26 Don Eagle August 31, 1950 Live event Columbus, Ohio 2 [Note 1] This change re-established the lineage, which was disputed after George defeated Eagle in a screwjob finish. [1][9]
Deactivated November 1952 Vacated in November 1952 when Eagle was inactive due to back injuries. [1][5]

Splinter titlesEdit

AWA World Heavyweight Championship (Chicago version)Edit

Key
No. Overall reign number
Reign Reign number for the specific champion
Days Number of days held
No. Champion Championship change Reign statistics Notes Ref.
Date Event Location Reign Days
1 Don Eagle August 31, 1950 Live event Cleveland, Ohio 1 [10]
2 Ruffy Silverstein May 2, 1951 N/A Chicago, Illinois 1 [10]
3 Dr. Bill Miller August 15, 1951 N/A Chicago, Illinois 1 [10]
3 Ruffy Silverstein December 26, 1951 N/A Chicago, Illinois 2 [10]
4 Buddy Rogers October 17, 1952 N/A Chicago, Illinois 1 [10]
Deactivated October 17, 1952 Rogers was already the Ohio AWA Champion and his reign continued under that lineage.

AWA World Heavyweight Championship (Ohio version)Edit

Ohio-based promoter Al Haft created a splinter version of the title after recognizing Don Eagle's loss to Dr. Bill Miller on May 1, 1952 as a title change. The change was not recognized by Bowser. That title continued until 1954 when incumbent Buddy Rogers was stripped of the title.[5]

Key
No. Overall reign number
Reign Reign number for the specific champion
Days Number of days held
No. Champion Championship change Reign statistics Notes Ref.
Date Event Location Reign Days
1 Don Eagle August 31, 1950 Live event Columbus, Ohio 2 609 [1][5]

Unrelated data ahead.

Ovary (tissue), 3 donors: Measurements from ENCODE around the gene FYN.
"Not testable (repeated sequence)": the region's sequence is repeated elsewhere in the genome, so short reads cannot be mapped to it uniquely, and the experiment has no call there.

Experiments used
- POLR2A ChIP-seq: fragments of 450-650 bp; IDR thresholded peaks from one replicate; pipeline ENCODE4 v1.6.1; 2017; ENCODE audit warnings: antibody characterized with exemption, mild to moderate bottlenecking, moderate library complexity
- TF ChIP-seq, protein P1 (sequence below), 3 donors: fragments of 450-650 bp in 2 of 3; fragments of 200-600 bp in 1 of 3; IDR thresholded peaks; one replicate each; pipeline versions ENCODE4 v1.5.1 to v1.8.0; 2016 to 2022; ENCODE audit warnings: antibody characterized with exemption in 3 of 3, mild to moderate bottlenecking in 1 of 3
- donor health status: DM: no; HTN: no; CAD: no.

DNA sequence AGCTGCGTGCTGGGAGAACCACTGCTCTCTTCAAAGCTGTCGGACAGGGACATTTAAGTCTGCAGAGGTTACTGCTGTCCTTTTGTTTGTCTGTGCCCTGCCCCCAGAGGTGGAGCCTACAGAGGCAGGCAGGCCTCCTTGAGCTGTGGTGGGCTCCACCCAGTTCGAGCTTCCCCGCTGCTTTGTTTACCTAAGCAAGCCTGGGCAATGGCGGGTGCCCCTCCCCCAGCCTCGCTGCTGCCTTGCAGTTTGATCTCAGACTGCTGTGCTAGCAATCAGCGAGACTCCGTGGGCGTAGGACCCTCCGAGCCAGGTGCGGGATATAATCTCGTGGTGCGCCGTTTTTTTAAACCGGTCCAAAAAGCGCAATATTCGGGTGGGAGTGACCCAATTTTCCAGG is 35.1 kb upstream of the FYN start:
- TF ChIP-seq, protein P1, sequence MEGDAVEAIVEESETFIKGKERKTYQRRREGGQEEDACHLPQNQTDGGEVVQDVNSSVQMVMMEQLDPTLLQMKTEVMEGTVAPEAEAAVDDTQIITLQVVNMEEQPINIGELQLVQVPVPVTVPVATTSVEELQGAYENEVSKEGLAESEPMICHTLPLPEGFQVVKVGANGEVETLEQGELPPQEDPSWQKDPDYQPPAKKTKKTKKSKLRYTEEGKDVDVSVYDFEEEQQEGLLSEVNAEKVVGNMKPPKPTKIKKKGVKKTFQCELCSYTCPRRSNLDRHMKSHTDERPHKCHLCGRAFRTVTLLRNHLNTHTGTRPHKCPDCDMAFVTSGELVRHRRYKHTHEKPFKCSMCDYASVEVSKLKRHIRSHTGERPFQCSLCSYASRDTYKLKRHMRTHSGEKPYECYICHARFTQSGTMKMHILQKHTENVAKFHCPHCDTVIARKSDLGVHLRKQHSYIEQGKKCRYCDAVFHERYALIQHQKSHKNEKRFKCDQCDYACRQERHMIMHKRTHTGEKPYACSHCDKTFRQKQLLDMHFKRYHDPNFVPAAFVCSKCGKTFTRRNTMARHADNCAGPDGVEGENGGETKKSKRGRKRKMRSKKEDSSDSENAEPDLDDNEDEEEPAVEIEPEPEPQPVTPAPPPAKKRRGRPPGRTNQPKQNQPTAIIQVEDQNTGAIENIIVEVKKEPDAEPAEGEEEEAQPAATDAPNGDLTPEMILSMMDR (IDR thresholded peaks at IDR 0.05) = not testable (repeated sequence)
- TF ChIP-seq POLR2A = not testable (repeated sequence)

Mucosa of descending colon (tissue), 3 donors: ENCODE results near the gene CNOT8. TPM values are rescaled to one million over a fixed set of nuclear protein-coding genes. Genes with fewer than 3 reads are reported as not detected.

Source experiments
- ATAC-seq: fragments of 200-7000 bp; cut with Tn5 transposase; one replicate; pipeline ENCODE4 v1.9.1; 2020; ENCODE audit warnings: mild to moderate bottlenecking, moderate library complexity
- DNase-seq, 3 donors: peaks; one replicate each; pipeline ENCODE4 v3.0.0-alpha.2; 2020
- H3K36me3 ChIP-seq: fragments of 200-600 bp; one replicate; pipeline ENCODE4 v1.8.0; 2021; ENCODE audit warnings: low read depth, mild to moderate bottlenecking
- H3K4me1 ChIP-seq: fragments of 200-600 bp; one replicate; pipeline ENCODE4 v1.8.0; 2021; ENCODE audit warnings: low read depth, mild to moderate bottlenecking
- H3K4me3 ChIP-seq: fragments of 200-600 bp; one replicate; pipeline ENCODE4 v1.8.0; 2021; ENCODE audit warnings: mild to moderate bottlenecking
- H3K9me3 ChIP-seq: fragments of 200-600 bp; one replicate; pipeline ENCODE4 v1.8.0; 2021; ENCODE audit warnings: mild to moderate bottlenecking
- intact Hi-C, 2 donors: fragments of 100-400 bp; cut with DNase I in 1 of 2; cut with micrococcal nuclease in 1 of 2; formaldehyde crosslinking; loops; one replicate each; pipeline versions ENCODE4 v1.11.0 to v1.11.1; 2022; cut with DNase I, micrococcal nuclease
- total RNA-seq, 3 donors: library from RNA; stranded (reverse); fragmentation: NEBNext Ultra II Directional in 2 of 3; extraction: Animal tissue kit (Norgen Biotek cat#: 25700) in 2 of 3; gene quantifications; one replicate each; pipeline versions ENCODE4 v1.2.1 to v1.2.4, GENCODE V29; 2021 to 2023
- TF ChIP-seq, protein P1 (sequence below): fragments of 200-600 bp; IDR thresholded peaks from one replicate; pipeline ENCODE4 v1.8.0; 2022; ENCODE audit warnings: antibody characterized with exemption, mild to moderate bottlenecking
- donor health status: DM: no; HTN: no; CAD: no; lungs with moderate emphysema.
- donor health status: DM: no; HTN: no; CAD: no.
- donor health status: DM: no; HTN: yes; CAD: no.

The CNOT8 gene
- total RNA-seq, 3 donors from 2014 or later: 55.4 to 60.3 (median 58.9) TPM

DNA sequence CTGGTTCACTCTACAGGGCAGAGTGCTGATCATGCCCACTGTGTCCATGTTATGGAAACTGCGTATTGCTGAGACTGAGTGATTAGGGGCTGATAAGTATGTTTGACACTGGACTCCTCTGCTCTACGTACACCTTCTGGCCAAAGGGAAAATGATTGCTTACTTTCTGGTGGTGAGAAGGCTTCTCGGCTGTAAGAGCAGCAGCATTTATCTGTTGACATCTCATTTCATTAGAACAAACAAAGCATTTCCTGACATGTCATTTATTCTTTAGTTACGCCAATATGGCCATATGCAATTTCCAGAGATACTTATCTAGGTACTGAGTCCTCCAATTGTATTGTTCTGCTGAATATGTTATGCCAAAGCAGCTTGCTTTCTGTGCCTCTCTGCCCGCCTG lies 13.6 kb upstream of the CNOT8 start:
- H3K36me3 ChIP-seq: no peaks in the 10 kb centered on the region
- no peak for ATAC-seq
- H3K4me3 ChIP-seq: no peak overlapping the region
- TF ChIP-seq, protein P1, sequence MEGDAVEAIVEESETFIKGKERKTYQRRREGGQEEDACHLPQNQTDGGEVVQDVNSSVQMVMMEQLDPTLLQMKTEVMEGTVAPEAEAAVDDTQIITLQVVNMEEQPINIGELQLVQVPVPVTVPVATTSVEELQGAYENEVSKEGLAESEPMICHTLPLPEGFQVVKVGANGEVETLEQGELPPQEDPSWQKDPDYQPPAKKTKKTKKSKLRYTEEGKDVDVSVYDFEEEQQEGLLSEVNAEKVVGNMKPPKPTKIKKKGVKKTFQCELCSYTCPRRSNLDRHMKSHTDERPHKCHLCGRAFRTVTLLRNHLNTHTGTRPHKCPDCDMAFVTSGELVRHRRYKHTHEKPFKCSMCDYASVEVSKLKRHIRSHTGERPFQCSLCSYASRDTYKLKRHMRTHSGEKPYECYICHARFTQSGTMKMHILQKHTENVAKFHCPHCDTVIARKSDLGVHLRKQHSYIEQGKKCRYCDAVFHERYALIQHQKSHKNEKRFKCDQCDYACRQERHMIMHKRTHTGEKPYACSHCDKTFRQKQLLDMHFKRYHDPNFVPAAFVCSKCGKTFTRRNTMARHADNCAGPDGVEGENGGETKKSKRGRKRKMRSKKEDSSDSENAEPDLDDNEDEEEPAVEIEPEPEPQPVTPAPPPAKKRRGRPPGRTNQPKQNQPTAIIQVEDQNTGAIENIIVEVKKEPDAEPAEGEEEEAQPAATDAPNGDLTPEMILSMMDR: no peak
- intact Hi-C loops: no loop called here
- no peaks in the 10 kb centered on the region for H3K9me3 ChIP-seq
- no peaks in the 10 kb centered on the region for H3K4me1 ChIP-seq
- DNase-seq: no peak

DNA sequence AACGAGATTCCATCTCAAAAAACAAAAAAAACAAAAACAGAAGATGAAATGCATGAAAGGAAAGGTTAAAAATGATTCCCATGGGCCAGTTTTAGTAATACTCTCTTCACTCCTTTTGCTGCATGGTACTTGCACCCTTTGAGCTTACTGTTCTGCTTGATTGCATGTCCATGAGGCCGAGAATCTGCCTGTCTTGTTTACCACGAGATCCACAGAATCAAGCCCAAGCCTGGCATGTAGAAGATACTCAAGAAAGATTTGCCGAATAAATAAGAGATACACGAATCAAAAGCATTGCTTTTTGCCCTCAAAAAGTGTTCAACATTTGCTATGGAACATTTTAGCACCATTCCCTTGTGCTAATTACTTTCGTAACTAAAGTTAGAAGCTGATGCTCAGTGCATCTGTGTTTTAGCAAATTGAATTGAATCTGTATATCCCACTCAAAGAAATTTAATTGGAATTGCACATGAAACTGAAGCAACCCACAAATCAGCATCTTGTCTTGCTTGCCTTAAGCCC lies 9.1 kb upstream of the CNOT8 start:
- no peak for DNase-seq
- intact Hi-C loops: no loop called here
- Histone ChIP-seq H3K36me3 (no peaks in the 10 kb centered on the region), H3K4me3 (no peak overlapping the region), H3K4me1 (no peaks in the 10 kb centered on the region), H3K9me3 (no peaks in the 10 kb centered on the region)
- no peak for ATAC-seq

2 Dr. Bill Miller May 1, 1952 N/A Pittsburgh, Pennsylvania 1 124 [5]
3 Don Arnold September 2, 1952 N/A Dayton, Ohio 1 24 [11]
4 Buddy Rogers October 14, 1952 N/A Dayton, Ohio 1 [11]
5 Don Arnold January 1953 N/A N/A 2 [11]
6 Buddy Rogers January 29, 1953 N/A Cleveland,Ohio 2 [11]
7 Antonino Rocca March 3, 1953 N/A Cleveland Ohio 1
8 Buddy Rogers April 9, 1953 N/A Cleveland,Ohio 3 [11]
Deactivated May 1954 Rogers was stripped of the title in 1954 for not defending his championship against Ruffy Silverstein. A tournament was scheduled to crown a new champion in May 1954 but never took place. [11]

FootnotesEdit

  1. ^ Don Eagle's second reign lasted between 759 and 822 days.

ReferencesEdit

  1. ^ a b c d e f g h i j k l m n o p q r s t u v w x y z aa ab ac ad "American Wrestling Association World Heavyweight Title". Pro-Wrestling Title Histories.
  2. ^ a b "Gus Sonnenberg Captures World Wrestling Championship From Strangler Lewis". The Hartford Courant. May 1, 1929. Retrieved June 12, 2009.
  3. ^ Solomon, Brian (2015). Pro Wrestling FAQ: All That's Left to Know About the World's Most Entertaining Spectacle. Backbeat Books. ISBN 978-1617135996.
  4. ^ Beekman, Scott (2006). Ringside: A History of Professional Wrestling in America. Praeger Publishing. pp. 62–63. ISBN 978-0275984014.
  5. ^ a b c d e Oliver, Greg; Johnson, Steven (2012). The Pro Wrestling Hall of Fame: Heroes & Icons. ECW Press. p. 1800. ISBN 978-1770410374.
  6. ^ Hoops, Brian (May 13, 2015). "On this day in pro wrestling history (May 13): Rick Martel wins AWA gold, Kurt Angle wins TNA title, Nash & Hall beat one man to win tag titles". Wrestling Observer Newsletter. Retrieved February 11, 2017.
  7. ^ Hoops, Brian (August 15, 2015). "On this day in pro wrestling history: IWGP Champ wins 1-G, Orton beats Benoit". Wrestling Observer Newsletter. Retrieved February 11, 2017.
  8. ^ F4W Staff (May 26, 2015). "On this day in pro wrestling history (May 26): Dick the Bruiser & Crusher beat Larry Hennig & Harley Race in a nine fall death match, Tiger Mask wins WWF Jr. Heavyweight gold". Wrestling Observer Newsletter. Retrieved February 11, 2017.
  9. ^ a b Laprade, Pat; Hebert, Bertland (2013). Mad Dogs, Midgets and Screw Jobs: The Untold Story of How Montreal Shaped the World of Wrestling. ECW Press. ISBN 1770410945.
  10. ^ a b c d e "American Wrestling Association World Heavyweight Title [Chicago]". Pro-Wrestling Title Histories.
  11. ^ a b c d e f "American Wrestling Association World Heavyweight Title [Ohio]". Pro-Wrestling Title Histories.

External linksEdit